Thursday, August 4, 2011

Washington's Debt Crisis Is Over With Social Security and Medicare Spared - For Now

Capital BuildingImage via WikipediaThe Congress and the President have come together and deflected the debt crisis. They have worked out a solution that both parties can hold their noses and live with. These last two months have been nerve racking for the folks dependent on Social Security. Not only for them, but the rest of the country is finally seeing how close we are to the precipice of default.

Unconscionable spending over the last 30 years by both parties has led to an environment of thoughtless borrowing. President Obama is the unfortunate president who will take the brunt of the anger of the American people over this insane borrowing and deficit. Luckily for him, the deal that was worked out will spare him another debt crisis before the next election. But before the end of 2012, we will be back where we started.

One point of the debt deal that was made is, Social Security and Medicare are off the table on budget cuts. This is not forever and when the next round of deficit discussions come around Social Security and Medicare could be on the chopping block. The gloves are off for Social Security activists and recipients. They will have to fight long and hard to keep their benefits in the years ahead. It' almost funny that our so called guaranteed benefits will have to be fought for.

What happened to the sacred promise made to the American people by our government about the Social Security Trust Fund. It seems with the stroke of the pen all that could be over. Washington says they might have to reduce benefits to keep the fund viable.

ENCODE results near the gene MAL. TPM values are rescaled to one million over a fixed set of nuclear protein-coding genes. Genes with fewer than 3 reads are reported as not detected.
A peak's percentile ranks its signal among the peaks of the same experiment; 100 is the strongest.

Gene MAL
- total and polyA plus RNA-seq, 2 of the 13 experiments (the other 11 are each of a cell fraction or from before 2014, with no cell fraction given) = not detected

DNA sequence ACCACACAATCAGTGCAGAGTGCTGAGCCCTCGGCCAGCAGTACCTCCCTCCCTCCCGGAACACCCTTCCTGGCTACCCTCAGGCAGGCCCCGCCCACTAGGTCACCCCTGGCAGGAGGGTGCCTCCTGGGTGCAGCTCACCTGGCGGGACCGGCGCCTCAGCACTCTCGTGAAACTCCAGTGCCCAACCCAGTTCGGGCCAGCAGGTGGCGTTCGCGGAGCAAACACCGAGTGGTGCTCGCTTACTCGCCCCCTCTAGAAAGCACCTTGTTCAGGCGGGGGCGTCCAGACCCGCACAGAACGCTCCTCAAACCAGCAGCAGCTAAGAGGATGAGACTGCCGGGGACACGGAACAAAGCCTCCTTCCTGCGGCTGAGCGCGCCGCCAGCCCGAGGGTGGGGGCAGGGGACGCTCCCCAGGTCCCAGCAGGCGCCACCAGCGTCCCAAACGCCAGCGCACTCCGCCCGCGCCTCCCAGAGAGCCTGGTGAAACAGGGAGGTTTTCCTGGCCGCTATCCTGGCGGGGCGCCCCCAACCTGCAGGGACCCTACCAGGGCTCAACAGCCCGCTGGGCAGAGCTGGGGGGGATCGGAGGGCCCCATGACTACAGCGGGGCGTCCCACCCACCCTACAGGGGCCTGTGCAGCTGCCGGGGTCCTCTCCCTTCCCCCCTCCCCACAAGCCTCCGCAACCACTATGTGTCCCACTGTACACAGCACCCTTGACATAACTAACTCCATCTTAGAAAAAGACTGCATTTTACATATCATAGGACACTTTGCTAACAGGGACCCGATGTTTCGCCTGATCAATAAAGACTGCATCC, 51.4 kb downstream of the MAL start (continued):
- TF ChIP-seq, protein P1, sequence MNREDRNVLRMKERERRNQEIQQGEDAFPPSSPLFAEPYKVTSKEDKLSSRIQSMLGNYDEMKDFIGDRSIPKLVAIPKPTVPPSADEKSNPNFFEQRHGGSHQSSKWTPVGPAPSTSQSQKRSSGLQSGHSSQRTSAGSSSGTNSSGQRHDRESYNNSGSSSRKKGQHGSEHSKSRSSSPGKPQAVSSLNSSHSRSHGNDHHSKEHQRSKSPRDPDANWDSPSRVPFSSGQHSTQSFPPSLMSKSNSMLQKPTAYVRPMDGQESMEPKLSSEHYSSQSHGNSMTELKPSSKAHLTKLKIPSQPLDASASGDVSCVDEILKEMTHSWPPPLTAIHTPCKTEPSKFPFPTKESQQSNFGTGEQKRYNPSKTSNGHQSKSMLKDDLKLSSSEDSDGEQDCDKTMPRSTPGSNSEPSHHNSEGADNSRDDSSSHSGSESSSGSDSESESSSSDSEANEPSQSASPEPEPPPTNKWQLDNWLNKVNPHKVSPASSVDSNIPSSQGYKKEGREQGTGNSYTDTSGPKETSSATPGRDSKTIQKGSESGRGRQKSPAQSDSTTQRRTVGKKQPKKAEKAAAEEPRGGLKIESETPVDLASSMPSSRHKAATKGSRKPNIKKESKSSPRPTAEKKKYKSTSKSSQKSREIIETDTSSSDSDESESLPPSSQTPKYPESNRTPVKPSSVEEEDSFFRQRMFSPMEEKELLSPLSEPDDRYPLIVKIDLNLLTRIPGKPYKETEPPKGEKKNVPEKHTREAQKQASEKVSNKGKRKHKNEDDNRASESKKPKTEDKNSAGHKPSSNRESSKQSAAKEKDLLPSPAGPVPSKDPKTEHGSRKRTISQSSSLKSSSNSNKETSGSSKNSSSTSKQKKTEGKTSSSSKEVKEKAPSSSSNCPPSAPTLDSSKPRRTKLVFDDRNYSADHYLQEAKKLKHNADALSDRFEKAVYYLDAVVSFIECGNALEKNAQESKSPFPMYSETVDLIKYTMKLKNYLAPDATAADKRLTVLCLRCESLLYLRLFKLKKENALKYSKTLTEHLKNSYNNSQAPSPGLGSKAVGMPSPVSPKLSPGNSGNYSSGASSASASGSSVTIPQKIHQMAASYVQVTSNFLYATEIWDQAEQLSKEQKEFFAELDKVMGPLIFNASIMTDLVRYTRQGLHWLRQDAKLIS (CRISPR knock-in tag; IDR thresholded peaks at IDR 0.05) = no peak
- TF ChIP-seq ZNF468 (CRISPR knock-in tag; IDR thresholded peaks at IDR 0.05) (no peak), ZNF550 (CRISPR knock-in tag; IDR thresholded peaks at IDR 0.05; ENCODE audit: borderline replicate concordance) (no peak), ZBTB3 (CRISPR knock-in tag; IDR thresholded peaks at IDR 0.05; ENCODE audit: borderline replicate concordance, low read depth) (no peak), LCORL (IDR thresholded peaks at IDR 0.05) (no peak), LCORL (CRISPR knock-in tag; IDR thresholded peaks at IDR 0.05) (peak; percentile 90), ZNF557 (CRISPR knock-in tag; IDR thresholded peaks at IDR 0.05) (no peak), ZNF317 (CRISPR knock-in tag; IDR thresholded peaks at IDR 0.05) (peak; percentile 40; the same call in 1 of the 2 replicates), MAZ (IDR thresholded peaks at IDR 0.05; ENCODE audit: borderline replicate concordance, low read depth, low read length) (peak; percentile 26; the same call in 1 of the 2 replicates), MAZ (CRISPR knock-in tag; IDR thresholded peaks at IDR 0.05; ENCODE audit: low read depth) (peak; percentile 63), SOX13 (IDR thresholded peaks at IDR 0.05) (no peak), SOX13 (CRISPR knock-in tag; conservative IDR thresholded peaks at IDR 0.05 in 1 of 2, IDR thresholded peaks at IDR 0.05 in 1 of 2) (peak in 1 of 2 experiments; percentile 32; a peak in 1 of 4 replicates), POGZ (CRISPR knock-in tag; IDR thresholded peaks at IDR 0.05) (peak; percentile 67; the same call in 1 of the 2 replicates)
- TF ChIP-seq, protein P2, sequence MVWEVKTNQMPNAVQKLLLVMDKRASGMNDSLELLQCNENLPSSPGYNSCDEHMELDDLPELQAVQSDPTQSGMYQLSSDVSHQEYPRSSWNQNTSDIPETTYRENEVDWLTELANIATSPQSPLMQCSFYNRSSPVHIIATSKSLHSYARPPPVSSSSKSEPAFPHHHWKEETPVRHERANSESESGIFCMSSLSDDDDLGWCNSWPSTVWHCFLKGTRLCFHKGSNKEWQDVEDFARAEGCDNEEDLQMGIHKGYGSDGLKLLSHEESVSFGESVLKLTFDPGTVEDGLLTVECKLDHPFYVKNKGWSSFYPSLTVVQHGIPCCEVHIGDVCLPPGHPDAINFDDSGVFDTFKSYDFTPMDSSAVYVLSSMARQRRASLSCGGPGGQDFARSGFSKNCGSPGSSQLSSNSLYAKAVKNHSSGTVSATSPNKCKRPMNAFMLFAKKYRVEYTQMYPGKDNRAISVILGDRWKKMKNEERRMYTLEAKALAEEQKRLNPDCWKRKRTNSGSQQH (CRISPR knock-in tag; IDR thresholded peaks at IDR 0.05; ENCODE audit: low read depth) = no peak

All Americans have paid faithfully to the Social Security Fund only to have it mishandled and raided for it's funds over the years. Now the raiders want to balance the budget on the backs of retiree's. We all know that Social Security and Medicare have not caused this economic crisis and we do not support cutting these programs to pay down the debt. Then why are important programs on the table as bargaining chips as a way to balance the budget?

For over three decades, millions of older Americans have counted on annual Social Security benefit increases to help them afford their basic needs. Unfortunately, the benefits they've earned will again be frozen next year, leaving millions who are struggling in this economy without money they depend on to make ends meet.

I suggest you contact your representatives in Washington DC and let your voices be heard on this matter.



1 comment:

  1. The debt crisis is just beginning. At some point the can can't be kicked down the road. Entitlements are going to have to be cut. The government has overpromised and can't make good on those promises without destroying the dollar and destroying the US as an economic superpower. People had better start looking out for themselves and not relying on Uncle Sam.

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